University of Mississippi football student-athlete Jeremiah Masoli may compete immediately, according to a decision today by the NCAA Division I Subcommittee for Legislative Relief. The subcommittee’s decision overturns the staff decision to grant the graduate student transfer waiver with the condition that Masoli could not compete until the 2011-12 academic year.

According to NCAA rules, created by member schools, football graduate student-athletes must receive a waiver in order to compete if they enroll at a university other than where they received their undergraduate degree.

Every NCAA waiver process includes a staff decision first and an opportunity for the school to appeal that decision to an independent committee. This group is comprised of representatives of NCAA member schools and conferences. Throughout both stages of the waiver process, the case is reviewed and evaluated based on the specific facts of that particular case, as disclosed during the review process. In this case, the staff, subcommittee and school all acknowledged the complexity of the waiver request.

The NCAA staff received the waiver request from Ole Miss on Aug. 13 and received the final piece of information from the school on the evening of Aug. 30. After considering that final piece of information, the NCAA staff issued its decision the morning of Aug. 31. The appeal decision was given three days later.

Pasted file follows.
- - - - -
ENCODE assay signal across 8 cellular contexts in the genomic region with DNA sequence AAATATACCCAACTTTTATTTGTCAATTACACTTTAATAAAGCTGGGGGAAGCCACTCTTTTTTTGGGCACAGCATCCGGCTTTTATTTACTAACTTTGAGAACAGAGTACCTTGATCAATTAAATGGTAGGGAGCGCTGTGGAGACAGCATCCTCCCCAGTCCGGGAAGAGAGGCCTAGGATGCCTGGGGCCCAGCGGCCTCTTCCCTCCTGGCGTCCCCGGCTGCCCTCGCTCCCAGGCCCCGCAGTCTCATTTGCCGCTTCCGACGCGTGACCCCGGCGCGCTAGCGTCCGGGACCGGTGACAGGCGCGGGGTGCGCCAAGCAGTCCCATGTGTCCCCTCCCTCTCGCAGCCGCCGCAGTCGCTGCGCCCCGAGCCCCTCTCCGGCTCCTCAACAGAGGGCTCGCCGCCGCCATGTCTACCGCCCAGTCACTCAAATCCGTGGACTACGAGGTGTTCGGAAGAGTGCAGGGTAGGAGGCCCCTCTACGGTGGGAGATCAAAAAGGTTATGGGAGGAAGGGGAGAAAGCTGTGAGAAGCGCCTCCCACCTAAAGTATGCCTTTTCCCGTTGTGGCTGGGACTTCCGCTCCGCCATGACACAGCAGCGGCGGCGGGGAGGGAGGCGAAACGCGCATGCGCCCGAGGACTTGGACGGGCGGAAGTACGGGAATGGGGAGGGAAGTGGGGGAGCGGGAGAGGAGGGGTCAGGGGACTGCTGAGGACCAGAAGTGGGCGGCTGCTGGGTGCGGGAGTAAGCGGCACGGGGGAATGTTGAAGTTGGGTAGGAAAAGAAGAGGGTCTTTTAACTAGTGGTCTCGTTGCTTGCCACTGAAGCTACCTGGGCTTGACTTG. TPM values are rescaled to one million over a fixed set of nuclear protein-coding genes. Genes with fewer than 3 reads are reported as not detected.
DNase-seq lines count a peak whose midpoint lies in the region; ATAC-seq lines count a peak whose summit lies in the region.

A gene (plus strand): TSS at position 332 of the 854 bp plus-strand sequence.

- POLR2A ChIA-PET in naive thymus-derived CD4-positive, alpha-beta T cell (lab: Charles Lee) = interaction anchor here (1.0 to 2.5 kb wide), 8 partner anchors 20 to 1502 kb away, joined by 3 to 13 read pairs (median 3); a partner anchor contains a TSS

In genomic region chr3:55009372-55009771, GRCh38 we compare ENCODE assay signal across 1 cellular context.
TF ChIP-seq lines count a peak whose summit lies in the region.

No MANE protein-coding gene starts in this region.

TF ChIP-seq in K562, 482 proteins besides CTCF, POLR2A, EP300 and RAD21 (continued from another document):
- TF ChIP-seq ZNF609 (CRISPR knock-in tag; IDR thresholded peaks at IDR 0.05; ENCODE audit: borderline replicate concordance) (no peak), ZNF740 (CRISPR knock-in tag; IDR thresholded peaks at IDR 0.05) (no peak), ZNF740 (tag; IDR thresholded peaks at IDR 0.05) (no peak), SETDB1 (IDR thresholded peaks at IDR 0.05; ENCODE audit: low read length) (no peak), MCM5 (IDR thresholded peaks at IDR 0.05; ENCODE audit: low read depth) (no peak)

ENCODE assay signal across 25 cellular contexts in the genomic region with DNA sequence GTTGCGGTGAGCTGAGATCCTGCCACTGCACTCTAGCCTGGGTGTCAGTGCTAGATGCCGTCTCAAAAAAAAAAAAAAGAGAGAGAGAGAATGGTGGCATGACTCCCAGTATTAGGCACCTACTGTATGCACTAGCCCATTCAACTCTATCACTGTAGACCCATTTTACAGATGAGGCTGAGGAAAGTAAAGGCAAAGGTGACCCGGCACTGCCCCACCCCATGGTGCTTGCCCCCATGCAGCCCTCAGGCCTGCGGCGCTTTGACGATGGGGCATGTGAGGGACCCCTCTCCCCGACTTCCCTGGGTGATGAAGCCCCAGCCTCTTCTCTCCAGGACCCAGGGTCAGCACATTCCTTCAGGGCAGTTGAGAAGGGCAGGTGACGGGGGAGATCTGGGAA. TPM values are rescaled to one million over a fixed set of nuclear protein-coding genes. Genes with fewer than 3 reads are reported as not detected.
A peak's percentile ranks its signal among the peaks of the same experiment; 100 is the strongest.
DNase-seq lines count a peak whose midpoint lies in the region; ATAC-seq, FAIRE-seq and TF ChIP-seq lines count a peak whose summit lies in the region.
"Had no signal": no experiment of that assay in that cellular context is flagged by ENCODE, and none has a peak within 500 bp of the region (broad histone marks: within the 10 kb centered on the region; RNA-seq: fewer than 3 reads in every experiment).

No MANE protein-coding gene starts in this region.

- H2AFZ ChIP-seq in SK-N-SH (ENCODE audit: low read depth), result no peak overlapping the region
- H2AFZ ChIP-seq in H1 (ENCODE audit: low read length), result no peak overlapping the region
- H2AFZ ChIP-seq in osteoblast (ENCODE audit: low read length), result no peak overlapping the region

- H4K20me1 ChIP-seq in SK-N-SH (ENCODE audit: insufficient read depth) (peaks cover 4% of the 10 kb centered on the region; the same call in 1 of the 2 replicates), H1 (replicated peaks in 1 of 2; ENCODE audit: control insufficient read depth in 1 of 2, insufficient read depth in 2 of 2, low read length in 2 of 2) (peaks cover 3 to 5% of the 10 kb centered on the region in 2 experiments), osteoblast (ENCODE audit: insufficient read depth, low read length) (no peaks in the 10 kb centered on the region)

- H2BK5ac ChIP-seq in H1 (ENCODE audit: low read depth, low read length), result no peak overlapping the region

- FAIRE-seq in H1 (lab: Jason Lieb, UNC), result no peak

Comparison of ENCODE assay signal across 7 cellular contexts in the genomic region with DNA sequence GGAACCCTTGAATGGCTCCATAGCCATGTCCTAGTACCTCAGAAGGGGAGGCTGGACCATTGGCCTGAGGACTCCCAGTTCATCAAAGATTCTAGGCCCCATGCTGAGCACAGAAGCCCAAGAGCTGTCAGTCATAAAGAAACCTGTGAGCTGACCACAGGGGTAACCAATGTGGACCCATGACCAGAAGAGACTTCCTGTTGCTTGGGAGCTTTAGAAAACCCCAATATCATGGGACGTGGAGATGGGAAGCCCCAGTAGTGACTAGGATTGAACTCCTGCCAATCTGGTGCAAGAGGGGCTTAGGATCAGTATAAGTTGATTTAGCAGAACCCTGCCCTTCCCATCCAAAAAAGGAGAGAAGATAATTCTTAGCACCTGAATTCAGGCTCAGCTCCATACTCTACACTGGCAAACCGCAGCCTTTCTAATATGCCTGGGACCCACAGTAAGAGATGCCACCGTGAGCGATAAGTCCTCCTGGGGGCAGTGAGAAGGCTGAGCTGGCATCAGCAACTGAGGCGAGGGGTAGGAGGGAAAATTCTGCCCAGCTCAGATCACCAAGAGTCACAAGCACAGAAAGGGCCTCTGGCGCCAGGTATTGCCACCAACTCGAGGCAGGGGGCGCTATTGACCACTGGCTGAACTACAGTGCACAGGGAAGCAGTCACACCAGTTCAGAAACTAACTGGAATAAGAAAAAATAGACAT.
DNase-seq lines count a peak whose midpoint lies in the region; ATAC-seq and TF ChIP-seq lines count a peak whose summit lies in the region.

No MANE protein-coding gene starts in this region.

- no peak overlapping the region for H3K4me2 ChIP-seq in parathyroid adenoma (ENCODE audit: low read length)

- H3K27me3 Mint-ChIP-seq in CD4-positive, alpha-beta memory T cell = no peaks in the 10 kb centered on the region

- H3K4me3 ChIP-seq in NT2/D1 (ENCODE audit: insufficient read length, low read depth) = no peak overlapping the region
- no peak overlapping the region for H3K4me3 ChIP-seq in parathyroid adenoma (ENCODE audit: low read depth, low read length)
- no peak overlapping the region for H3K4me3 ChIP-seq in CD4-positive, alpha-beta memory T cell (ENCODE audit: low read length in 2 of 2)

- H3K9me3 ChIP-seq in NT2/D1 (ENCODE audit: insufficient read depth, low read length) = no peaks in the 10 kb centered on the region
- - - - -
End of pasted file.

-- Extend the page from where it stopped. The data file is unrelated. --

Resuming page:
This largely procedural explanation is in relative contrast to the denial from earlier this week, which stated that the intent of the waiver was not to allow an opportunity for athletes to avoid disciplinary action at their initial school.

While that argument isn't inherently incorrect, it's a non sequitur, one that should have prompted an easy response from Ole Miss' lawyers, something like "Would you mind showing me where, in the waiver's guidelines, we might find that 'intent' or 'spirit'?" Clearly, it's not there, because Masoli's going to be playing tomorrow.

Posted on: August 31, 2010 5:20 pm
Edited on: September 1, 2010 2:34 pm
 

Jeremiah Masoli's football waiver denied by NCAA

Earlier today, we mentioned that Houston Nutt and Ole Miss were still awaiting word on the eligibility of embattled Oregon transfer QB Jeremiah Masoli; Masoli had filed a waiver with the NCAA that would allow him to play football right away, on account of his new graduate school major being unavailable at Oregon.

The good news is that the ruling on Masoli came well in advance of Ole Miss's first game. The bad news--well, you've seen the headline, you already know the bad news:
Jeremiah Masoli has had his waiver to play football for #olemiss in 2010 denied. Ole Miss will appeal
That's from Oxford Enterprise sports editor Ty Allushuski, and that's also bad, bad news for Masoli; he doesn't have a year of eligibility left, so unless Ole Miss's appeal is successful (unlikely), Masoli's college football career is now over.

No word yet from the NCAA as to what, specifically, they objected to with Masoli's waiver; while the entire situation seemed to be a pretty naked attempt to get back on the football field, it looked as if Masoli had jumped through all the requisite hoops. Hence, we suppose, the impending appeal.